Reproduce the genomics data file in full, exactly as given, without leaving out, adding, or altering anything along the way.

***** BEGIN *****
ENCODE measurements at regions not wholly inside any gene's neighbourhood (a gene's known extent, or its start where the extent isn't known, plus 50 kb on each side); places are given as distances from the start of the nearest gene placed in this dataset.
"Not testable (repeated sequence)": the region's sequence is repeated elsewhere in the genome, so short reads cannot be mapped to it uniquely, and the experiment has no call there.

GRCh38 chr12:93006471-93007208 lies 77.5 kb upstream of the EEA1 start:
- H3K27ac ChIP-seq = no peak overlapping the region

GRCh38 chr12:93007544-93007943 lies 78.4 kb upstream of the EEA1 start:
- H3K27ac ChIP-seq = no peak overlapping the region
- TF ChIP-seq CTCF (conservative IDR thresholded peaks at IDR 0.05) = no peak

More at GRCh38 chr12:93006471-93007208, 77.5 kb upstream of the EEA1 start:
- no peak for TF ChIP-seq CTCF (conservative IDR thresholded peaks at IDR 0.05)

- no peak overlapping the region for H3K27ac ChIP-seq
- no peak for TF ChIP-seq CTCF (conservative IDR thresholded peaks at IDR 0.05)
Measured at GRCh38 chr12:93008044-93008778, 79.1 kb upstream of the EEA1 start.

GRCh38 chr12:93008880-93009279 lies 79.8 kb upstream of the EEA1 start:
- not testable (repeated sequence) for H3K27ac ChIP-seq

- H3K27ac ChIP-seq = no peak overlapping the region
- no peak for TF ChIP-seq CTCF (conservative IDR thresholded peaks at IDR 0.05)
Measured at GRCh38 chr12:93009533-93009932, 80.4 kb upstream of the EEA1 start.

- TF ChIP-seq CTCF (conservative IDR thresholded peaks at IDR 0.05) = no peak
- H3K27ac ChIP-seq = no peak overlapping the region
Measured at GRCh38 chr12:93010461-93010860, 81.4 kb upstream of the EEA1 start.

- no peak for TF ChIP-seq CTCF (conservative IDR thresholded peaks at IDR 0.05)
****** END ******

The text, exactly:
ENCODE measurements at regions not wholly inside any gene's neighbourhood (a gene's known extent, or its start where the extent isn't known, plus 50 kb on each side); places are given as distances from the start of the nearest gene placed in this dataset.
"Not testable (repeated sequence)": the region's sequence is repeated elsewhere in the genome, so short reads cannot be mapped to it uniquely, and the experiment has no call there.

GRCh38 chr12:93006471-93007208 lies 77.5 kb upstream of the EEA1 start:
- H3K27ac ChIP-seq = no peak overlapping the region

GRCh38 chr12:93007544-93007943 lies 78.4 kb upstream of the EEA1 start:
- H3K27ac ChIP-seq = no peak overlapping the region
- TF ChIP-seq CTCF (conservative IDR thresholded peaks at IDR 0.05) = no peak

More at GRCh38 chr12:93006471-93007208, 77.5 kb upstream of the EEA1 start:
- no peak for TF ChIP-seq CTCF (conservative IDR thresholded peaks at IDR 0.05)

- no peak overlapping the region for H3K27ac ChIP-seq
- no peak for TF ChIP-seq CTCF (conservative IDR thresholded peaks at IDR 0.05)
Measured at GRCh38 chr12:93008044-93008778, 79.1 kb upstream of the EEA1 start.

GRCh38 chr12:93008880-93009279 lies 79.8 kb upstream of the EEA1 start:
- not testable (repeated sequence) for H3K27ac ChIP-seq

- H3K27ac ChIP-seq = no peak overlapping the region
- no peak for TF ChIP-seq CTCF (conservative IDR thresholded peaks at IDR 0.05)
Measured at GRCh38 chr12:93009533-93009932, 80.4 kb upstream of the EEA1 start.

- TF ChIP-seq CTCF (conservative IDR thresholded peaks at IDR 0.05) = no peak
- H3K27ac ChIP-seq = no peak overlapping the region
Measured at GRCh38 chr12:93010461-93010860, 81.4 kb upstream of the EEA1 start.

- no peak for TF ChIP-seq CTCF (conservative IDR thresholded peaks at IDR 0.05)